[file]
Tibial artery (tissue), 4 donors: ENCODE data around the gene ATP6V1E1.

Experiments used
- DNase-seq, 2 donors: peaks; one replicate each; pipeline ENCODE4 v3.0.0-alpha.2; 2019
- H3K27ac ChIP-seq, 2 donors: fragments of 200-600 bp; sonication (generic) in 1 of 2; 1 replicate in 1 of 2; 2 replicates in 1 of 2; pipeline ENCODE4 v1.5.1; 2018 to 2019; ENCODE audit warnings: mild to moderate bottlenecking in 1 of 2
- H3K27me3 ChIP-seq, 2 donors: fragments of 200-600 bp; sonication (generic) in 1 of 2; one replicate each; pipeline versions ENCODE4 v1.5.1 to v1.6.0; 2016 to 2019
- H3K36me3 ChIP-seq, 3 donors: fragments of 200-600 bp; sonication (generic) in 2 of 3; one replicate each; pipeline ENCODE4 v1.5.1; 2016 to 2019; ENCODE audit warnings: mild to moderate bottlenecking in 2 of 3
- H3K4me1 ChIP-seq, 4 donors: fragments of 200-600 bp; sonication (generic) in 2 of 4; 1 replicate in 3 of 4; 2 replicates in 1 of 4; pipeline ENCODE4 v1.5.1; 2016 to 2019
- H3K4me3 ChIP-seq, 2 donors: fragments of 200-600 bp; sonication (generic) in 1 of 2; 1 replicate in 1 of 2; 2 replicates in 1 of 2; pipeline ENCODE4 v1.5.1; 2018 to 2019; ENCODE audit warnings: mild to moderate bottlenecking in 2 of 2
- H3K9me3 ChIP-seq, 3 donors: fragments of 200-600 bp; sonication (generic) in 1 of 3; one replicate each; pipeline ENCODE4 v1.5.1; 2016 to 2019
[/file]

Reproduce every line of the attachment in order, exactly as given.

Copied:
Tibial artery (tissue), 4 donors: ENCODE data around the gene ATP6V1E1.

Experiments used
- DNase-seq, 2 donors: peaks; one replicate each; pipeline ENCODE4 v3.0.0-alpha.2; 2019
- H3K27ac ChIP-seq, 2 donors: fragments of 200-600 bp; sonication (generic) in 1 of 2; 1 replicate in 1 of 2; 2 replicates in 1 of 2; pipeline ENCODE4 v1.5.1; 2018 to 2019; ENCODE audit warnings: mild to moderate bottlenecking in 1 of 2
- H3K27me3 ChIP-seq, 2 donors: fragments of 200-600 bp; sonication (generic) in 1 of 2; one replicate each; pipeline versions ENCODE4 v1.5.1 to v1.6.0; 2016 to 2019
- H3K36me3 ChIP-seq, 3 donors: fragments of 200-600 bp; sonication (generic) in 2 of 3; one replicate each; pipeline ENCODE4 v1.5.1; 2016 to 2019; ENCODE audit warnings: mild to moderate bottlenecking in 2 of 3
- H3K4me1 ChIP-seq, 4 donors: fragments of 200-600 bp; sonication (generic) in 2 of 4; 1 replicate in 3 of 4; 2 replicates in 1 of 4; pipeline ENCODE4 v1.5.1; 2016 to 2019
- H3K4me3 ChIP-seq, 2 donors: fragments of 200-600 bp; sonication (generic) in 1 of 2; 1 replicate in 1 of 2; 2 replicates in 1 of 2; pipeline ENCODE4 v1.5.1; 2018 to 2019; ENCODE audit warnings: mild to moderate bottlenecking in 2 of 2
- H3K9me3 ChIP-seq, 3 donors: fragments of 200-600 bp; sonication (generic) in 1 of 3; one replicate each; pipeline ENCODE4 v1.5.1; 2016 to 2019